Study: Gay dads can do it all, basically
As a gay dad who has spent all but a handful of hours with my baby since her first breath of life, this new study surpasses me not:
The 48 gay fathers raising children with their husbands seemed to be both mom and dad, brain-wise. Their emotional circuits were as active as those of mothers and the interpretive circuits showed the same extra activity as that of heterosexual fathers'.
One clue: in gay fathers, but not heterosexual ones, the brain also had extra communication lines between emotional and cognitive structures. The more time a man spent as primary caregiver, the greater the connectivity. It was as if playing both parental roles caused the brain to integrate the structures required for each.
FULL: Gay dads' brains show activity akin to both parents': study [Reuters via Yahoo!]
In all of the prenatal visits leading up to Savannah's birth, the doctor would ask, "Are you ready?" In every visit, I'd give a timid and slightly mumbly, "Um, yeah, I think so." But then in the delivery room, the same doc asked the same question to the same parents-to-be. At first I began to offer up the same noncommittal answer I'd given the months prior. Then I stopped myself. Or, more accurately, it felt as it something stopped me. I took a beat, looked the doctor right in the eyes and gave a confident "YES—I'm ready!"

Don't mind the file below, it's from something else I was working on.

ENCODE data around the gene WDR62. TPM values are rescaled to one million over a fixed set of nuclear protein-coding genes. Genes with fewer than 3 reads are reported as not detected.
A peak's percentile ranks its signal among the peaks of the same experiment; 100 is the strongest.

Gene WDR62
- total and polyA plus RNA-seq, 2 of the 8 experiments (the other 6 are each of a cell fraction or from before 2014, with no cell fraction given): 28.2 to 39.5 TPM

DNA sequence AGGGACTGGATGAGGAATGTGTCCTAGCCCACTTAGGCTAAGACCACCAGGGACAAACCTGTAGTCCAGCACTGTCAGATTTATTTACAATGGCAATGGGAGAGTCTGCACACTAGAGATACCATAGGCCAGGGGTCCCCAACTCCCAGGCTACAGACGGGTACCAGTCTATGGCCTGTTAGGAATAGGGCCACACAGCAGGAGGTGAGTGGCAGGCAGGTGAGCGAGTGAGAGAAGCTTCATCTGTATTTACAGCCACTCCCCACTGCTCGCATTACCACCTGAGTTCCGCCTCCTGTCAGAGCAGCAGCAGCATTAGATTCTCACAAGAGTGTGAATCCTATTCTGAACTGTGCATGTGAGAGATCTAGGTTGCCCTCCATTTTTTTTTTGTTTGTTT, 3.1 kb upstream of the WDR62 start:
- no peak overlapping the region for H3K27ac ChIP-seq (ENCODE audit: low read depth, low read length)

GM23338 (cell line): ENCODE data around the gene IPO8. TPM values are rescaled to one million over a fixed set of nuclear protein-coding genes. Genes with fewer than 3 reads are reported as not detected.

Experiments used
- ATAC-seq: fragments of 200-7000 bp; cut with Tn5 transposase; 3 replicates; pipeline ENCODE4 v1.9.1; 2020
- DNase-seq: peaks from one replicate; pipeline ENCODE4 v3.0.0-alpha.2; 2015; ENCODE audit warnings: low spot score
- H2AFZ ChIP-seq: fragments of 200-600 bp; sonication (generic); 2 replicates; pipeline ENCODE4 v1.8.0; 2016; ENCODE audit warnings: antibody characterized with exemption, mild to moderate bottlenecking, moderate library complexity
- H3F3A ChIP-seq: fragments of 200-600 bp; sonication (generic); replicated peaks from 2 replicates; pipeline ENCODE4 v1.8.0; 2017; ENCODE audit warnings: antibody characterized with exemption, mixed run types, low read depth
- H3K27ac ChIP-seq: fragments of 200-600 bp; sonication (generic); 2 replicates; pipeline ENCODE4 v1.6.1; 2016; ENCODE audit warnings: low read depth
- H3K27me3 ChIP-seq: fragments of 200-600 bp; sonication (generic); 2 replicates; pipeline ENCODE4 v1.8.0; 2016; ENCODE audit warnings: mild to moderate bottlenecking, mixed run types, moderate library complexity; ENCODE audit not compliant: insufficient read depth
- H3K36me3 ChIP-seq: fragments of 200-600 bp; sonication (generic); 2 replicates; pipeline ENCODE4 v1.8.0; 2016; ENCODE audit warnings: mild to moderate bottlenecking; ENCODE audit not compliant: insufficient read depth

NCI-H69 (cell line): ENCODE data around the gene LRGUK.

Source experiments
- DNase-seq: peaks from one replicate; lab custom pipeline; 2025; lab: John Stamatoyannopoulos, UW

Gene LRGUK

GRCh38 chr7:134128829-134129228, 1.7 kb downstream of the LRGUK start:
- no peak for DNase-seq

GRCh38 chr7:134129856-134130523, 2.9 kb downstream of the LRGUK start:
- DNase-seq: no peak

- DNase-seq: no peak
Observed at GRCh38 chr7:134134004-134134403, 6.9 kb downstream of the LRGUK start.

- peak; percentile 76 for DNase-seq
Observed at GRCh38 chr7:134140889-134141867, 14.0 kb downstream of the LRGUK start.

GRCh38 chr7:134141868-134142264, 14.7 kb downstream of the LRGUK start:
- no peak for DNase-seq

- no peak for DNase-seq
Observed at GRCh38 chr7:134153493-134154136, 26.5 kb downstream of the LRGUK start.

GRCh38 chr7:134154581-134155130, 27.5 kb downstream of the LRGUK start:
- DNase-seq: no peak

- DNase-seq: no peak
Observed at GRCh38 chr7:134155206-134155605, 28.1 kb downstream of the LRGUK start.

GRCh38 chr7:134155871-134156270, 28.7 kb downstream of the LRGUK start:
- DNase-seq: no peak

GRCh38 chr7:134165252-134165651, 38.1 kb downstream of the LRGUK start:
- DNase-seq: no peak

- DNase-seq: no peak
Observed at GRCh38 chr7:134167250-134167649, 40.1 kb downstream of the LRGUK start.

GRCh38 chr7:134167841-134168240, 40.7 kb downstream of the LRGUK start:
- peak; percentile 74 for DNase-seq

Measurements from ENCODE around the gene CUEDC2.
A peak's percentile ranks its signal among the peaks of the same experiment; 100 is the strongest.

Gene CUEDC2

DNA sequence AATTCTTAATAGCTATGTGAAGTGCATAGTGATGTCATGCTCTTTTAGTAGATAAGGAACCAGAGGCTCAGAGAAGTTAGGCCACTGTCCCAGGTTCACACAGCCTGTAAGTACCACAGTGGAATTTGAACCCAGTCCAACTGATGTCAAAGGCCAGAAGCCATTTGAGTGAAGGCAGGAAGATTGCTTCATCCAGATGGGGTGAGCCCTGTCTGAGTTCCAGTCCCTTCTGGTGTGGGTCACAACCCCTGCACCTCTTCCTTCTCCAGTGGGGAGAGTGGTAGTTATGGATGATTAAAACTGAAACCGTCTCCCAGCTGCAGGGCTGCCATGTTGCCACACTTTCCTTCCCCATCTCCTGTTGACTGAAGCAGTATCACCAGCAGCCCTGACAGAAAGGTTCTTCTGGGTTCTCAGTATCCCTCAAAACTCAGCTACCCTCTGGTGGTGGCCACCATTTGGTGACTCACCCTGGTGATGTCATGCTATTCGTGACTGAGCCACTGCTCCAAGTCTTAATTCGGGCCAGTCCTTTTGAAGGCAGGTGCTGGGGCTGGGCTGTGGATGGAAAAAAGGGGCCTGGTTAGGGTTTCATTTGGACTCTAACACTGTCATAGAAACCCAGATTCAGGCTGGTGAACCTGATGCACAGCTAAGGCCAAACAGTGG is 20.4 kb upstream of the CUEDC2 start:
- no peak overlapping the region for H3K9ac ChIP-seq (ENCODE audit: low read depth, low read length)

As cliché as it sounds, it felt like something clicked in right there, right then, at the very moment. All the prep work, all of the conversation, all of the pledges Andrew and I had made—to each other, to the birth mother, and to Savannah—came together in a really powerful way. My brain shifted to a new place. It shifted because it needed to.
Eight months later, a cry rings my ear and pierces my heart the way nothing else ever has. I've started days earlier and ended them later, packing more into a 24-hour span than I knew my body would tolerate. I am fluent in a new language, one where a subtle shift in a "ba" or "da" changes the request from a diaper change to a teething ring. I am one part a warrior for my kid, in some ways more traditionally "masculine" than I've ever felt; I am one part soft blanket, more able to soothe and provide sweet comfort than I knew myself capable. Every part a parent.
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